Welcome to Saturday at the Banter!
- Nick Swisher got nailed on the elbow with a pitch Friday night:
X-rays were negative and Swisher is listed as day-to-day, though Yankees manager Joe Girardi said he would be surprised if Swisher took the field Saturday.
“He got hit right behind the elbow, and that can be an extremely tender spot,” Girardi said. “He’s day-to-day. I’d probably be surprised if he can play [Saturday], but we’ll see.”
- As Mark Teixeira faces his ex-Angels teammates for the first time, he reflects on the off-season negotiations:
Teixeira called his Angels tenure “the best 2 1/2 months of my career,” though the ending wasn’t storybook. A team that led the major leagues with 100 wins and was favored to reach the World Series lost to the Red Sox in the first round.
“I sat and cried at my locker after that last game in Boston because I knew that was a special group, I knew how good a chance we had, and we let it slip away,” Teixeira said.
“After the season, my wife and I stayed in L.A. for 10 days. I thought there was a really good chance I’d be back. It would be different if my family or my wife’s family was from the West Coast.”
But Teixeira’s parents live in Baltimore, and his wife’s parents live in Atlanta. Their proximity to New York, combined with the Yankees’ top-dollar offer, persuaded Teixeira.
“I’m a businessman, too, and in the end, the Yankees made the best offer, and it was the best situation for my family,” Teixeira said. ” . . . I get to see my parents every week I’m home, and they get to see their grandkids. That’s pretty special.”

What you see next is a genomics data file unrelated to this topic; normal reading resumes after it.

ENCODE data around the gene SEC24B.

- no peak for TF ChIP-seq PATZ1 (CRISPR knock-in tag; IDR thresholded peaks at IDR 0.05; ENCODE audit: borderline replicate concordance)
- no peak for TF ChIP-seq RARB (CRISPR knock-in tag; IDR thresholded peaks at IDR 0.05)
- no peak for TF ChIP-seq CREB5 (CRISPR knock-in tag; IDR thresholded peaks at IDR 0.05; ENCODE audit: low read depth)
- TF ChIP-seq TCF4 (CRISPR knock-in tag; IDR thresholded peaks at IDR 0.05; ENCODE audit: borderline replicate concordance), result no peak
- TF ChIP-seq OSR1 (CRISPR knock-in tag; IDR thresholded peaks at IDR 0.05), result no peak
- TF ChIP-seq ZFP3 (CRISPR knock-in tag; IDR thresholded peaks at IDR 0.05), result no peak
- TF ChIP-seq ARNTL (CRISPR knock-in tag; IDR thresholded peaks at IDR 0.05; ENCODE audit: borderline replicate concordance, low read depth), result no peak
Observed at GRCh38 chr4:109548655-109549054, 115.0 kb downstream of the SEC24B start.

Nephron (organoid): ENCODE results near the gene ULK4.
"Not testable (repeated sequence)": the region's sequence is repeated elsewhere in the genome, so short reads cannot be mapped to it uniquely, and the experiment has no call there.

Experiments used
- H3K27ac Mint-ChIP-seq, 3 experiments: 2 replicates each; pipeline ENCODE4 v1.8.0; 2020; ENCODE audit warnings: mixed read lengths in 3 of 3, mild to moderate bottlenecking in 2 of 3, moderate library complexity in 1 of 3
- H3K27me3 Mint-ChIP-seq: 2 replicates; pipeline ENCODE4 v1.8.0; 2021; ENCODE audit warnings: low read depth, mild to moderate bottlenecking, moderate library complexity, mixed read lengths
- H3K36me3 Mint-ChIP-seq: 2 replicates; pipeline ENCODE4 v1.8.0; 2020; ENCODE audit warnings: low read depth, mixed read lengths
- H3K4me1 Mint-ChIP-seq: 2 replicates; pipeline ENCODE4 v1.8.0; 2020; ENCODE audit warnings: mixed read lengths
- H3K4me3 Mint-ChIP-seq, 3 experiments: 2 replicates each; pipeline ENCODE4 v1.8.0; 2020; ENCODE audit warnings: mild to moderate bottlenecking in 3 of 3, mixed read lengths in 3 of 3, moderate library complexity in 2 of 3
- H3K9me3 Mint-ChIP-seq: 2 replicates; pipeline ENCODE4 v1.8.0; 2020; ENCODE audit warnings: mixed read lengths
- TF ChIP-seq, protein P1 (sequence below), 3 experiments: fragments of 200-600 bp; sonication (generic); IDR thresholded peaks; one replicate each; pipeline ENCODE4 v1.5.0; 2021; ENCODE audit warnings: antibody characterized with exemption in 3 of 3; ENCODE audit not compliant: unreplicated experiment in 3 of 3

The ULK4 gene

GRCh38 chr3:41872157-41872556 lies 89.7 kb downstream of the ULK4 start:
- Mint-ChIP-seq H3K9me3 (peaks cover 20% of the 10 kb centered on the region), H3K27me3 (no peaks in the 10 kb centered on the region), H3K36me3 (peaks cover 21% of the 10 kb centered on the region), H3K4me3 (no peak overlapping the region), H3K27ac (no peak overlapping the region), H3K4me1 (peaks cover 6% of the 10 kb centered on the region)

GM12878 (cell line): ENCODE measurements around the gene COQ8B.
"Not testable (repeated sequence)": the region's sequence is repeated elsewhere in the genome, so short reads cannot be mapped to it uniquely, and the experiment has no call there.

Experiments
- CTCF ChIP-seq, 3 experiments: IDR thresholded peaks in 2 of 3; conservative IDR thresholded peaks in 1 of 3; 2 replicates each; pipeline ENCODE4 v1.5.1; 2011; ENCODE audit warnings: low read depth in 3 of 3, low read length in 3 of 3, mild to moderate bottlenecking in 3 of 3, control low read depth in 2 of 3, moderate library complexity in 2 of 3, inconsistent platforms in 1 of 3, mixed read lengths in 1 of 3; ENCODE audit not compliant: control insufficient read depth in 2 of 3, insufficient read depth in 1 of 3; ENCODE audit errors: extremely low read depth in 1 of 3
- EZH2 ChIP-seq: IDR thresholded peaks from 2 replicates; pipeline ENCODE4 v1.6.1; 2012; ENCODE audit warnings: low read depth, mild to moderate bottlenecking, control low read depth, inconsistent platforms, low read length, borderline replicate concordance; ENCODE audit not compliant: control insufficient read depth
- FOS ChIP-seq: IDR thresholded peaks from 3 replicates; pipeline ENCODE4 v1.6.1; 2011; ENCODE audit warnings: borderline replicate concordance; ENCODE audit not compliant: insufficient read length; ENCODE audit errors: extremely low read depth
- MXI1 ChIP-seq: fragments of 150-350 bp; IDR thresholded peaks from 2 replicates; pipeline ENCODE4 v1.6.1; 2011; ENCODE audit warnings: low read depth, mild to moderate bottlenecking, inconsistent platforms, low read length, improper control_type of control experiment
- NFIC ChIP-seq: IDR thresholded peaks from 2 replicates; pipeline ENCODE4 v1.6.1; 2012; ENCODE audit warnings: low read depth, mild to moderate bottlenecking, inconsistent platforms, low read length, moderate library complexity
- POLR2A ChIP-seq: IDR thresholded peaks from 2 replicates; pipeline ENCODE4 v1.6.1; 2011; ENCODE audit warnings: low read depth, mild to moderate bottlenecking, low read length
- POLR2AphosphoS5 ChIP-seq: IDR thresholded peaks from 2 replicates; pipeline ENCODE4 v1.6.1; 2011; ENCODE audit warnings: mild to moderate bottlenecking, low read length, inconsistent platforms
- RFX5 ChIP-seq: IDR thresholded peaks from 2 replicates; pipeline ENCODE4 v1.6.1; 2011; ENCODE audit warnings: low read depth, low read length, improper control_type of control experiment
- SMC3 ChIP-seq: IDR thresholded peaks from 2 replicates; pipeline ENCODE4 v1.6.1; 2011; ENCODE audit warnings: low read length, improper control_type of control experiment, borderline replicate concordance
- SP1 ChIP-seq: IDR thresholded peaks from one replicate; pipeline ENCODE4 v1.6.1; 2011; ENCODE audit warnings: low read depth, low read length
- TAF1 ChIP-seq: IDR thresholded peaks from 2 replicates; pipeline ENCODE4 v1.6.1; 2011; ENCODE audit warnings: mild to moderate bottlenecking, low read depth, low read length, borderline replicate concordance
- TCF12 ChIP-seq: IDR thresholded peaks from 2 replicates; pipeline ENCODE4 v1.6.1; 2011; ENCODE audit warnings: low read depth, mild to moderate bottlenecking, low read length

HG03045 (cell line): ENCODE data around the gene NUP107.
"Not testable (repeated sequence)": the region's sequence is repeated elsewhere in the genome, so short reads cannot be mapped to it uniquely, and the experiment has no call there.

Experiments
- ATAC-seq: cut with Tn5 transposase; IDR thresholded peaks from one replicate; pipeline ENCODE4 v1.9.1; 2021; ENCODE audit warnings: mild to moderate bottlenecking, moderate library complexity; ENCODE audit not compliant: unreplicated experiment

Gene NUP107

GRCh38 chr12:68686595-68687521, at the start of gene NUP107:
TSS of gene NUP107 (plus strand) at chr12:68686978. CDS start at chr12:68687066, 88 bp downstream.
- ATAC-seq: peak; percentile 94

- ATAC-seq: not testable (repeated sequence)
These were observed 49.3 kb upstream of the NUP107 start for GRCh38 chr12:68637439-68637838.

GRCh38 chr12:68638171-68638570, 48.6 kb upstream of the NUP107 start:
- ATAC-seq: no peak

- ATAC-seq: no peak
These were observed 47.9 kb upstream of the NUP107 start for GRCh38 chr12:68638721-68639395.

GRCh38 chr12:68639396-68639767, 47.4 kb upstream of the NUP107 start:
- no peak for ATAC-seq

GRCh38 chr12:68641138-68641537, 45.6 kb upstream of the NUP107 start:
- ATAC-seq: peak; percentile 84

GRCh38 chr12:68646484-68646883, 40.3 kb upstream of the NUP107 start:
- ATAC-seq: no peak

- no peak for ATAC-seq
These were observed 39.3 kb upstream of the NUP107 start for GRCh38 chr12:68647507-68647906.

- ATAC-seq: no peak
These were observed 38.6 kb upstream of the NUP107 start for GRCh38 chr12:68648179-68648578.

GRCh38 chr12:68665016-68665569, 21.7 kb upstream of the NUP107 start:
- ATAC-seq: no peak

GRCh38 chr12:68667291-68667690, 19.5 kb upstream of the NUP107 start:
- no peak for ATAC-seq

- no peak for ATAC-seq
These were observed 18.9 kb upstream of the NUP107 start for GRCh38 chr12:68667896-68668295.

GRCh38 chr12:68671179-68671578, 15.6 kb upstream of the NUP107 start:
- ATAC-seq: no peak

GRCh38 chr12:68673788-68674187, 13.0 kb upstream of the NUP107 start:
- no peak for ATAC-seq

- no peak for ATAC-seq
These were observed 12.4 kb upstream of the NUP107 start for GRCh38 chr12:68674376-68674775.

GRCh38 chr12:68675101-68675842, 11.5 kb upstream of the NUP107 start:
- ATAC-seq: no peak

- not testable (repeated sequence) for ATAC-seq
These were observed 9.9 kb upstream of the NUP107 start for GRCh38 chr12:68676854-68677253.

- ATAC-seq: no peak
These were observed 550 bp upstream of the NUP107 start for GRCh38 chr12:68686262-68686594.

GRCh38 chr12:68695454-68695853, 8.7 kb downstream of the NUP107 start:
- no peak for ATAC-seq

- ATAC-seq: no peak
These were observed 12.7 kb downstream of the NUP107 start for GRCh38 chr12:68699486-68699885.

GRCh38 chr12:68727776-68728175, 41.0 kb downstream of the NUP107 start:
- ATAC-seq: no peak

- Johnny Damon would like to be back with the Bombers next year, but sees the writing on the wall:
Damon said the numbers game in the Yankees outfield does not bode well for him. Melky Cabrera and Brett Gardner are in center, Nick Swisher and Xavier Nady — who will also be a free agent and is currently on the DL — in right and the team’s top prospect, Austin Jackson, lighting up Triple-A.
Yankees GM Brian Cashman has spoken about making the Yankees younger.
“I know where I want to be next year,” Damon told 1050 ESPN New York. “I want to be here in New York. I also know New York has a lot of young outfielders coming back. Austin Jackson is in the wings. At least, in this situation, I know my chances of coming back could be slim because of the young talent the Yankees do have.”
- Prices for Yankee tickets on the secondary market are falling fast:
The price of New York Yankees tickets on the resale market plummeted this week following the team’s decision to give free extra seats to people who bought the team’s priciest season plans.
Legends Suite seats for Friday night’s game against the Los Angeles Angels that originally sold for $500 could be had for $144 shortly before 5 p.m. on StubHub.com. Legends seats in section 16, row 9, behind the first-base dugout were available for $199, down from their $850 original price.
All the sharp discounting wasn’t just among the Legends seats, which include access to three restaurants and lounges with free food and soft drinks. Field level seats to the plate side of the first-base dugout could be had for $50, down from their $325 price as part of season tickets.